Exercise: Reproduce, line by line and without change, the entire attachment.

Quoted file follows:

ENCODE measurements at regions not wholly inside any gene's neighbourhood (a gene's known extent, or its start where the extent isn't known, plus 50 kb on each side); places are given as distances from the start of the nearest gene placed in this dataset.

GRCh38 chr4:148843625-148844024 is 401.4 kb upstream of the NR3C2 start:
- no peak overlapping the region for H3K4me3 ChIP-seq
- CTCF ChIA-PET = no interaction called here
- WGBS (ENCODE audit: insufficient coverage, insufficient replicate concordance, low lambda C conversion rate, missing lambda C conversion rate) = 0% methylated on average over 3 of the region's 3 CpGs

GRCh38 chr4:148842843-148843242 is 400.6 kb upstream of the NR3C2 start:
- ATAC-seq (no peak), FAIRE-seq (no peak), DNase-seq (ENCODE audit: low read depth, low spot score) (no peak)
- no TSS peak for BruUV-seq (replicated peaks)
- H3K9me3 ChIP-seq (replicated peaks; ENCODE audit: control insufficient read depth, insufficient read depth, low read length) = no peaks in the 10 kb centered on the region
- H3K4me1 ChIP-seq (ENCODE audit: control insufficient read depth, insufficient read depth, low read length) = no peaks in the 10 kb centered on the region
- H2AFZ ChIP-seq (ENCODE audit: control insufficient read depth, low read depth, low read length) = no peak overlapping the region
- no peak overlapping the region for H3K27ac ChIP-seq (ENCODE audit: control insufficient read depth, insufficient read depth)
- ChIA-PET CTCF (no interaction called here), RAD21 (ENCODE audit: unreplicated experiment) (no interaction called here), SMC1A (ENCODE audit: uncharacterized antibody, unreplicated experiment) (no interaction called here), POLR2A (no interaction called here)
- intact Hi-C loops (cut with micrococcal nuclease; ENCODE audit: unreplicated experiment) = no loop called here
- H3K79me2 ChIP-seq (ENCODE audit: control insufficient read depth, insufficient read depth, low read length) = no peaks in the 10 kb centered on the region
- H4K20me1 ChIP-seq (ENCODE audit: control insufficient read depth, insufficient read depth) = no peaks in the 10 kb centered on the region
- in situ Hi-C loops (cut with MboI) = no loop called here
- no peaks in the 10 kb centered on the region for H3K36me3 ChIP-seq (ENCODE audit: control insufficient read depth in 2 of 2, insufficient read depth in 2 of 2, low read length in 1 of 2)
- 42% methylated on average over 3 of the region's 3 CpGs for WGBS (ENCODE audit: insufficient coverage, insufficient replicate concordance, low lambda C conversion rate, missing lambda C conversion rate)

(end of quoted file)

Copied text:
ENCODE measurements at regions not wholly inside any gene's neighbourhood (a gene's known extent, or its start where the extent isn't known, plus 50 kb on each side); places are given as distances from the start of the nearest gene placed in this dataset.

GRCh38 chr4:148843625-148844024 is 401.4 kb upstream of the NR3C2 start:
- no peak overlapping the region for H3K4me3 ChIP-seq
- CTCF ChIA-PET = no interaction called here
- WGBS (ENCODE audit: insufficient coverage, insufficient replicate concordance, low lambda C conversion rate, missing lambda C conversion rate) = 0% methylated on average over 3 of the region's 3 CpGs

GRCh38 chr4:148842843-148843242 is 400.6 kb upstream of the NR3C2 start:
- ATAC-seq (no peak), FAIRE-seq (no peak), DNase-seq (ENCODE audit: low read depth, low spot score) (no peak)
- no TSS peak for BruUV-seq (replicated peaks)
- H3K9me3 ChIP-seq (replicated peaks; ENCODE audit: control insufficient read depth, insufficient read depth, low read length) = no peaks in the 10 kb centered on the region
- H3K4me1 ChIP-seq (ENCODE audit: control insufficient read depth, insufficient read depth, low read length) = no peaks in the 10 kb centered on the region
- H2AFZ ChIP-seq (ENCODE audit: control insufficient read depth, low read depth, low read length) = no peak overlapping the region
- no peak overlapping the region for H3K27ac ChIP-seq (ENCODE audit: control insufficient read depth, insufficient read depth)
- ChIA-PET CTCF (no interaction called here), RAD21 (ENCODE audit: unreplicated experiment) (no interaction called here), SMC1A (ENCODE audit: uncharacterized antibody, unreplicated experiment) (no interaction called here), POLR2A (no interaction called here)
- intact Hi-C loops (cut with micrococcal nuclease; ENCODE audit: unreplicated experiment) = no loop called here
- H3K79me2 ChIP-seq (ENCODE audit: control insufficient read depth, insufficient read depth, low read length) = no peaks in the 10 kb centered on the region
- H4K20me1 ChIP-seq (ENCODE audit: control insufficient read depth, insufficient read depth) = no peaks in the 10 kb centered on the region
- in situ Hi-C loops (cut with MboI) = no loop called here
- no peaks in the 10 kb centered on the region for H3K36me3 ChIP-seq (ENCODE audit: control insufficient read depth in 2 of 2, insufficient read depth in 2 of 2, low read length in 1 of 2)
- 42% methylated on average over 3 of the region's 3 CpGs for WGBS (ENCODE audit: insufficient coverage, insufficient replicate concordance, low lambda C conversion rate, missing lambda C conversion rate)